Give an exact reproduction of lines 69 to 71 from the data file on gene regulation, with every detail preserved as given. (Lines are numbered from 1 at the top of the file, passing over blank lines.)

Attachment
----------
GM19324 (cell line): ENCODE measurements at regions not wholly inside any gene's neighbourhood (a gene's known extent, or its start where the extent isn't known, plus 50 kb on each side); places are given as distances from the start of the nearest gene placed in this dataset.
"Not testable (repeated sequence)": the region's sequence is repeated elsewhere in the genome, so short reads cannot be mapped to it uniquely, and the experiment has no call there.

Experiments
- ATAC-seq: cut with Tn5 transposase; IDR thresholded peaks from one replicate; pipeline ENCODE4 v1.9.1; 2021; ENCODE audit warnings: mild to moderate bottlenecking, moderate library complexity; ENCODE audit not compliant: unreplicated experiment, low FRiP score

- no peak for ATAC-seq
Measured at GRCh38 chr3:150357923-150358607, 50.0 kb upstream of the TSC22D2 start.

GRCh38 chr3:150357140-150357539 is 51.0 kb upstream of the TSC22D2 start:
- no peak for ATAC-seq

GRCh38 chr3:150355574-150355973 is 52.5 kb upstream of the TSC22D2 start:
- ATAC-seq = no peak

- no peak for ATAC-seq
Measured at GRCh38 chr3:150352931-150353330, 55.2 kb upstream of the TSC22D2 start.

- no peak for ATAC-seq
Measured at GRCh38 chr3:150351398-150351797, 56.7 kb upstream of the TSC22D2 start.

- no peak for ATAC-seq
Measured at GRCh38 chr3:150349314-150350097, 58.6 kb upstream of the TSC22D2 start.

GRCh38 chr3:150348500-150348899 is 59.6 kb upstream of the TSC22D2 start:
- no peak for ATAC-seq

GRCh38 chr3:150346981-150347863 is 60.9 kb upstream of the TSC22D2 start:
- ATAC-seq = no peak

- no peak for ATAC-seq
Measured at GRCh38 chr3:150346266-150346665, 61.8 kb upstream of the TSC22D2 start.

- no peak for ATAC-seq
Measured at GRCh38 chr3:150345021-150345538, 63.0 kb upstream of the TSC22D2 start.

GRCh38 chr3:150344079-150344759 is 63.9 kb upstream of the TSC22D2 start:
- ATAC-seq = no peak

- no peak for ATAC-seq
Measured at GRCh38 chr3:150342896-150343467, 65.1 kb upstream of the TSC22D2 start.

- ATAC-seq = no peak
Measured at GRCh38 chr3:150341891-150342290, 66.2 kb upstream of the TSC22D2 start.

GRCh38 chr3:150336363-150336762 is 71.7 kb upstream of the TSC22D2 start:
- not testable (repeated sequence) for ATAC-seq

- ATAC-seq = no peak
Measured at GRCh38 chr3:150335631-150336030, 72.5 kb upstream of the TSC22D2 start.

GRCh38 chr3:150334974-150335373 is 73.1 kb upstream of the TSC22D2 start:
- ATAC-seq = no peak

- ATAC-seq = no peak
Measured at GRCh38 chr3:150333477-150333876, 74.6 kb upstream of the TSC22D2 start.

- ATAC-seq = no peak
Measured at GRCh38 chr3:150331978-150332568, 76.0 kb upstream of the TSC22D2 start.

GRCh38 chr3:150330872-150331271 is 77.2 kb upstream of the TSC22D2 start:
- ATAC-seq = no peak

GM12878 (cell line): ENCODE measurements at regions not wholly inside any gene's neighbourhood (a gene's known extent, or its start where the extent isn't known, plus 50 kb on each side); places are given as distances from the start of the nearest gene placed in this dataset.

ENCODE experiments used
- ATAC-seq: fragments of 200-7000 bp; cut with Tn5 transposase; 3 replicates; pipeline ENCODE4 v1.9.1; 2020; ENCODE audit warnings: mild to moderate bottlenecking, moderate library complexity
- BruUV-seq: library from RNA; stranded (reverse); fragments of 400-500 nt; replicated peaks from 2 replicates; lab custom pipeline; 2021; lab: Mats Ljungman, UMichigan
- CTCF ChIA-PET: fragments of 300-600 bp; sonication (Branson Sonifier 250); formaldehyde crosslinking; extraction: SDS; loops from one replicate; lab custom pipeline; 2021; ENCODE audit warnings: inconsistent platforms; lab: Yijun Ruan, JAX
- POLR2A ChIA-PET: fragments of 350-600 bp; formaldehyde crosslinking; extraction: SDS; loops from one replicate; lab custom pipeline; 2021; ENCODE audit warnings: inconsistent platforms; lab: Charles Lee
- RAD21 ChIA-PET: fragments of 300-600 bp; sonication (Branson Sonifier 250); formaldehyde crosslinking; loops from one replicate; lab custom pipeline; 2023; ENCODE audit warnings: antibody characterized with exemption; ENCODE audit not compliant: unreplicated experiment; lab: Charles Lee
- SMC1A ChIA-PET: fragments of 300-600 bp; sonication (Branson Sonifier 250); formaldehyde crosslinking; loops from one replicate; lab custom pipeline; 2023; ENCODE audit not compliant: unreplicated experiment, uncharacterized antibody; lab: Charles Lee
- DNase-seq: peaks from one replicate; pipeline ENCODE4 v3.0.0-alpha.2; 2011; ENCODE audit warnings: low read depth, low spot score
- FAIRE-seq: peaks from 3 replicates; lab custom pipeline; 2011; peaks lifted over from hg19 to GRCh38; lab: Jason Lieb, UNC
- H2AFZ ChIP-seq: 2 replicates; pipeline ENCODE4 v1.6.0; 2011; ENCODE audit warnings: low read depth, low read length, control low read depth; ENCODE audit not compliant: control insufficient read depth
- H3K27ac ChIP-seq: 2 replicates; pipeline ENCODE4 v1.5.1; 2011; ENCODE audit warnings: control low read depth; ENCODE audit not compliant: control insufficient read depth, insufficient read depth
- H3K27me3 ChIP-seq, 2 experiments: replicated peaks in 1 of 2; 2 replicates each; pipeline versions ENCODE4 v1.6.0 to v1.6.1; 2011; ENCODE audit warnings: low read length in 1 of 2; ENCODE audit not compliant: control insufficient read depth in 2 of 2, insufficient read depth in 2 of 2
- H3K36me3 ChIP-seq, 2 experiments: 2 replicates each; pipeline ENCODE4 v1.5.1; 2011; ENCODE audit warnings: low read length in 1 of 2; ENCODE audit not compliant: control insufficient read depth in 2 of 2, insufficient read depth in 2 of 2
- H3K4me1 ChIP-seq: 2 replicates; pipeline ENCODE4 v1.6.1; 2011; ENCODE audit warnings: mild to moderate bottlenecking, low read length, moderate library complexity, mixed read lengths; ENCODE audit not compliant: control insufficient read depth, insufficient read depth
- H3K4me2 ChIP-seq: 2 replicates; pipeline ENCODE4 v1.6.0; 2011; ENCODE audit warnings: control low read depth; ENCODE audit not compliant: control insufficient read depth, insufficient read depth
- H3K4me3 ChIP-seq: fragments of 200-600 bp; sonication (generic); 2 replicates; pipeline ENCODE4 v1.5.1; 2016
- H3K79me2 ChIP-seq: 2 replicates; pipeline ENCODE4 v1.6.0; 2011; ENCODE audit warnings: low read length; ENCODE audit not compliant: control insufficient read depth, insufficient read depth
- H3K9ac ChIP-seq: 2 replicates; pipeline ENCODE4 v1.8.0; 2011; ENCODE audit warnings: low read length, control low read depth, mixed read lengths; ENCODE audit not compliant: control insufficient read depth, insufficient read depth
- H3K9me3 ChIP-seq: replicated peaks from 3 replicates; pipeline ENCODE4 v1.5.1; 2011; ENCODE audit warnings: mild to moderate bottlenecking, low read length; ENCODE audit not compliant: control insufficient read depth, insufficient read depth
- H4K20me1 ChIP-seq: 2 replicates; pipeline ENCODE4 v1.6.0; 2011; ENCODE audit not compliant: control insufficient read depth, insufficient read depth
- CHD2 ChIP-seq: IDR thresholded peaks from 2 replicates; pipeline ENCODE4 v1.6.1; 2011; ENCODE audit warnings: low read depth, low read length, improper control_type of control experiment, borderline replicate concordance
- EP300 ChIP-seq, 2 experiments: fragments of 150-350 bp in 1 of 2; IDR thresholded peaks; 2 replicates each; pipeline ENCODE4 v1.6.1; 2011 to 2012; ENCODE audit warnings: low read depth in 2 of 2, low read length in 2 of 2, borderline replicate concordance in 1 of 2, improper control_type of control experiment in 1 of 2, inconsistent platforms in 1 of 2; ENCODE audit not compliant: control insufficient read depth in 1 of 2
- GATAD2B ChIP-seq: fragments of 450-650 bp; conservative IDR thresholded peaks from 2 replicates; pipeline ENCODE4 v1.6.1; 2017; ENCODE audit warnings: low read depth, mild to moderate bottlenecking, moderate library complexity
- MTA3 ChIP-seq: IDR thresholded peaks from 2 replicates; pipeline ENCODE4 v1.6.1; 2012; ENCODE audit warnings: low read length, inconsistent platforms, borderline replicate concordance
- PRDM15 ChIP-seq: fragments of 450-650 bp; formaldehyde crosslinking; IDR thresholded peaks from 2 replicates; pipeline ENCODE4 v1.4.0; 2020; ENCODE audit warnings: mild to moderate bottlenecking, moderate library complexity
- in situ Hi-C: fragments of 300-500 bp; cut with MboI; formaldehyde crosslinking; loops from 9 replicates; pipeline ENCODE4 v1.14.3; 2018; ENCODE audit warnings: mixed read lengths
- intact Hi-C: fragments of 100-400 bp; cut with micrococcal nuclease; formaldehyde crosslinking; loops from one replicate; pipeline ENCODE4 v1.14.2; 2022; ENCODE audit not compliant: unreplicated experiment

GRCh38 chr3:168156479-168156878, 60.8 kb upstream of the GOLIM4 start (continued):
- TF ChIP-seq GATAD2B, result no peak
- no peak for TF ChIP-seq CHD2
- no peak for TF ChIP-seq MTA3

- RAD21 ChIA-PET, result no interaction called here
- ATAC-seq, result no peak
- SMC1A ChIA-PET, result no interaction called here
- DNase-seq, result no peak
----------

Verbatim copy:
- in situ Hi-C: fragments of 300-500 bp; cut with MboI; formaldehyde crosslinking; loops from 9 replicates; pipeline ENCODE4 v1.14.3; 2018; ENCODE audit warnings: mixed read lengths
- intact Hi-C: fragments of 100-400 bp; cut with micrococcal nuclease; formaldehyde crosslinking; loops from one replicate; pipeline ENCODE4 v1.14.2; 2022; ENCODE audit not compliant: unreplicated experiment

GRCh38 chr3:168156479-168156878, 60.8 kb upstream of the GOLIM4 start (continued):